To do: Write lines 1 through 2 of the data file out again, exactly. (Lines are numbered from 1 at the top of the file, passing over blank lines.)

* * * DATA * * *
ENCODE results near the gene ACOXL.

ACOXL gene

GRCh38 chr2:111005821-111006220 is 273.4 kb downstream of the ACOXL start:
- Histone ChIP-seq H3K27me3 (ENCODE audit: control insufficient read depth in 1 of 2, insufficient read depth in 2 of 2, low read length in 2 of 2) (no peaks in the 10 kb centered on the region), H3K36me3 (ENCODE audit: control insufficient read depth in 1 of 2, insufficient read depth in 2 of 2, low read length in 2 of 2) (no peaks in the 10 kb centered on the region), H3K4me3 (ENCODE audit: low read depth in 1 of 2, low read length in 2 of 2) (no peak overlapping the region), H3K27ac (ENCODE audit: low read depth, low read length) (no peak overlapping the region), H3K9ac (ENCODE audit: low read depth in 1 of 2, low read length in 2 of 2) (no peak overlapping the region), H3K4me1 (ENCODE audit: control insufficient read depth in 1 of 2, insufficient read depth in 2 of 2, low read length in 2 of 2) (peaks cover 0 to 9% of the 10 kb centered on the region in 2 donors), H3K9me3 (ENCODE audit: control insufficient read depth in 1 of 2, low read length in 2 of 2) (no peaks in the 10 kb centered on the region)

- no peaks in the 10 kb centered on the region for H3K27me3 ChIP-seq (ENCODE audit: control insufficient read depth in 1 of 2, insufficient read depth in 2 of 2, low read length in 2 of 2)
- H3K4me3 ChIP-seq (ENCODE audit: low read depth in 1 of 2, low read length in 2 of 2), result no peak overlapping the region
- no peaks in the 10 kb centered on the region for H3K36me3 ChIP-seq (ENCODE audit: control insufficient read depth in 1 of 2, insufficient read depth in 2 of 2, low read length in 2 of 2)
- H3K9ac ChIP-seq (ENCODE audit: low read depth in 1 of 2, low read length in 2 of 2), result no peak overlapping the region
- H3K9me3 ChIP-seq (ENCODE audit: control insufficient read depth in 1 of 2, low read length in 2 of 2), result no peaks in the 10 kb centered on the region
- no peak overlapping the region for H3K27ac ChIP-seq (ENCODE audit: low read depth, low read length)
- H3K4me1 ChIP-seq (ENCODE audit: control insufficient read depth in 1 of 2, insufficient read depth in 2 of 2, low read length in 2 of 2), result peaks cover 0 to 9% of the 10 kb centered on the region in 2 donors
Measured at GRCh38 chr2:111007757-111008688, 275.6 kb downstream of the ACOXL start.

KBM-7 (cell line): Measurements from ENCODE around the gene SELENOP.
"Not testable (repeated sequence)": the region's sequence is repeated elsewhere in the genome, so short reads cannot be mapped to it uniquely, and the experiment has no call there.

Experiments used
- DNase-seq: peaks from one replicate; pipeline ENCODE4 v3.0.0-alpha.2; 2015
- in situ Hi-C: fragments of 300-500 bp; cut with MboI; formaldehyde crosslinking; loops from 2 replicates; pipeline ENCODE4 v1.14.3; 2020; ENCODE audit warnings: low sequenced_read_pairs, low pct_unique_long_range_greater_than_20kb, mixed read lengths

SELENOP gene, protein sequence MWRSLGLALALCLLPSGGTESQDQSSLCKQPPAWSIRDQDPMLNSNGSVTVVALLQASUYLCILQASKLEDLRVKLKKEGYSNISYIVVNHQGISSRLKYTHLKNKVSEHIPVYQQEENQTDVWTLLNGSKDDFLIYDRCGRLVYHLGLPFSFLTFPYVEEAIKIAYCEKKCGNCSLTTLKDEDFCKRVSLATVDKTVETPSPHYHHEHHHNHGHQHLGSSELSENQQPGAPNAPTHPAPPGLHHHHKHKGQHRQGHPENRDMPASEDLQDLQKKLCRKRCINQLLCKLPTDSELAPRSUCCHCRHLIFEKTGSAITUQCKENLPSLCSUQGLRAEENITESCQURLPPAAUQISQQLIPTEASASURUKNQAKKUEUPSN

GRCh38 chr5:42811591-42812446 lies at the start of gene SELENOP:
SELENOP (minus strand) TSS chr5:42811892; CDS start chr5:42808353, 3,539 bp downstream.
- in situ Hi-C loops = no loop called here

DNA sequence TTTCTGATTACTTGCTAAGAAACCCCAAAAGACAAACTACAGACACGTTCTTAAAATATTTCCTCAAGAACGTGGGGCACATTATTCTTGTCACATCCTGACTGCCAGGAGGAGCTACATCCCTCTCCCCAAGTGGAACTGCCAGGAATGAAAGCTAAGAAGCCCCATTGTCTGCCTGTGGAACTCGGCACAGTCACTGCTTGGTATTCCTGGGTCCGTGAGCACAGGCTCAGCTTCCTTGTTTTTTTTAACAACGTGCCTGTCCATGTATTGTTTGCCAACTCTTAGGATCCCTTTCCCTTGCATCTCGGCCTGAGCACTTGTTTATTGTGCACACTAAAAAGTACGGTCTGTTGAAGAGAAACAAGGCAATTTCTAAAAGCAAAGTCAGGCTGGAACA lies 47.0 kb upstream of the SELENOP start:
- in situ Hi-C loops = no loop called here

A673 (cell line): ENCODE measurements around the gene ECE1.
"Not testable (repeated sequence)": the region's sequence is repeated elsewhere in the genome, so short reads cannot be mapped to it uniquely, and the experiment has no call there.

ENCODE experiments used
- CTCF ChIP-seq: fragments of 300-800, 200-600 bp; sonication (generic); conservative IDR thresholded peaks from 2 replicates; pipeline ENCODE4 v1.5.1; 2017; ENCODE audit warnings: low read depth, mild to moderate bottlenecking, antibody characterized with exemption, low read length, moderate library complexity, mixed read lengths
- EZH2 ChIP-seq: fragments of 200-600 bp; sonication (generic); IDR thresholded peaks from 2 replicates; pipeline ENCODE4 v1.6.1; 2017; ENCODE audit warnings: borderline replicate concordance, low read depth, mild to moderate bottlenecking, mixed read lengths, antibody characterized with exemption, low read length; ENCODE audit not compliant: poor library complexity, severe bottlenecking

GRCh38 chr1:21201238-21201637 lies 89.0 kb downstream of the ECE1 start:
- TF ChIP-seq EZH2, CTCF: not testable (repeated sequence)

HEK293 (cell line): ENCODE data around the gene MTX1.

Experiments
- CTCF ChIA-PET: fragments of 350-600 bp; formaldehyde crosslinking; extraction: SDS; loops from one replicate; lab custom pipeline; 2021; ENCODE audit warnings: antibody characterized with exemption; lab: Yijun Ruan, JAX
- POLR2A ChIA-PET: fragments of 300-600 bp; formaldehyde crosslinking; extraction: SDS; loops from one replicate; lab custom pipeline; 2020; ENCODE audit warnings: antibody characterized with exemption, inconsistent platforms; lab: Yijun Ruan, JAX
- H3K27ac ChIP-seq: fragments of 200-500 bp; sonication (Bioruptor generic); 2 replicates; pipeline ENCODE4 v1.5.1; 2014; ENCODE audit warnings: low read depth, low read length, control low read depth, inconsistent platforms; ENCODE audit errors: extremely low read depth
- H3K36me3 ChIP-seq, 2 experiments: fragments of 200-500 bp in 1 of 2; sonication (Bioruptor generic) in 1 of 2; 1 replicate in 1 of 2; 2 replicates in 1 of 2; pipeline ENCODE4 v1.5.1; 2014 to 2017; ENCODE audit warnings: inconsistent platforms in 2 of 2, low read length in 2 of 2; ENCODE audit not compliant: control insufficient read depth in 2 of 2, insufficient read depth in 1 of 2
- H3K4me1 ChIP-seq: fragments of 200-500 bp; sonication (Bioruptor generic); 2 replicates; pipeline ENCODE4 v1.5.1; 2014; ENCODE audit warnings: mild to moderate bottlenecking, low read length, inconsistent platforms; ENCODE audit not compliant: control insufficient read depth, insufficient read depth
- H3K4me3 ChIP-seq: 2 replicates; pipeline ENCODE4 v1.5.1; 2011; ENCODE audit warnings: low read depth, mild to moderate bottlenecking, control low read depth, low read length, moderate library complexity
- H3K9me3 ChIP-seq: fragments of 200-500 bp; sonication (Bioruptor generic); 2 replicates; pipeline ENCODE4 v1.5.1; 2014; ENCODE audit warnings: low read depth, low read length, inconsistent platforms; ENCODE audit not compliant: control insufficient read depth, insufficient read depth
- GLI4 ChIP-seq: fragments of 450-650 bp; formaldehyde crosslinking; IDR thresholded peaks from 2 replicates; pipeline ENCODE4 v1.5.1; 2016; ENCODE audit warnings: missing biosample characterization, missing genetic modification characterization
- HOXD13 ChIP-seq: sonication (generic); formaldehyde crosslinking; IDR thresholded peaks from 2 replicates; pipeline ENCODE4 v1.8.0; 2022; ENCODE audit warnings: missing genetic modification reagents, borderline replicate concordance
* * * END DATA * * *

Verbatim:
ENCODE results near the gene ACOXL.

ACOXL gene